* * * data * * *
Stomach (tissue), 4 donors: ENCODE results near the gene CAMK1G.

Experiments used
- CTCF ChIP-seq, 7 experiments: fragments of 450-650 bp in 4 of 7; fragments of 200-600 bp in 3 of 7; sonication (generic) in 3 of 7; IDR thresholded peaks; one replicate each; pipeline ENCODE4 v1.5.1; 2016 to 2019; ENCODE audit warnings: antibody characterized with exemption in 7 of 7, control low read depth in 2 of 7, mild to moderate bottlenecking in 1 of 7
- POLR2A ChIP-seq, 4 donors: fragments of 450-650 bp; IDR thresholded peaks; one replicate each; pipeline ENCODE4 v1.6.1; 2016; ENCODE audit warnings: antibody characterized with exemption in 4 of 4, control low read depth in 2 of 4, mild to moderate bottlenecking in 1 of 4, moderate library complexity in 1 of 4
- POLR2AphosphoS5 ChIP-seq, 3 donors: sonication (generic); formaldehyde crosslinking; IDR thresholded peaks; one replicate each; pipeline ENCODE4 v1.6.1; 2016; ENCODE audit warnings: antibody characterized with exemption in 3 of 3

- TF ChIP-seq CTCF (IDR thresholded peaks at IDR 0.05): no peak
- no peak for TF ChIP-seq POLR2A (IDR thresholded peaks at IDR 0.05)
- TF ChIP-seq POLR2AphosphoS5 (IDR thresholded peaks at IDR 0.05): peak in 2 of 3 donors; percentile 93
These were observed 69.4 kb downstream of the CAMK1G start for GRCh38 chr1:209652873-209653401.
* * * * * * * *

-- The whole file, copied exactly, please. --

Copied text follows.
Stomach (tissue), 4 donors: ENCODE results near the gene CAMK1G.

Experiments used
- CTCF ChIP-seq, 7 experiments: fragments of 450-650 bp in 4 of 7; fragments of 200-600 bp in 3 of 7; sonication (generic) in 3 of 7; IDR thresholded peaks; one replicate each; pipeline ENCODE4 v1.5.1; 2016 to 2019; ENCODE audit warnings: antibody characterized with exemption in 7 of 7, control low read depth in 2 of 7, mild to moderate bottlenecking in 1 of 7
- POLR2A ChIP-seq, 4 donors: fragments of 450-650 bp; IDR thresholded peaks; one replicate each; pipeline ENCODE4 v1.6.1; 2016; ENCODE audit warnings: antibody characterized with exemption in 4 of 4, control low read depth in 2 of 4, mild to moderate bottlenecking in 1 of 4, moderate library complexity in 1 of 4
- POLR2AphosphoS5 ChIP-seq, 3 donors: sonication (generic); formaldehyde crosslinking; IDR thresholded peaks; one replicate each; pipeline ENCODE4 v1.6.1; 2016; ENCODE audit warnings: antibody characterized with exemption in 3 of 3

- TF ChIP-seq CTCF (IDR thresholded peaks at IDR 0.05): no peak
- no peak for TF ChIP-seq POLR2A (IDR thresholded peaks at IDR 0.05)
- TF ChIP-seq POLR2AphosphoS5 (IDR thresholded peaks at IDR 0.05): peak in 2 of 3 donors; percentile 93
These were observed 69.4 kb downstream of the CAMK1G start for GRCh38 chr1:209652873-209653401.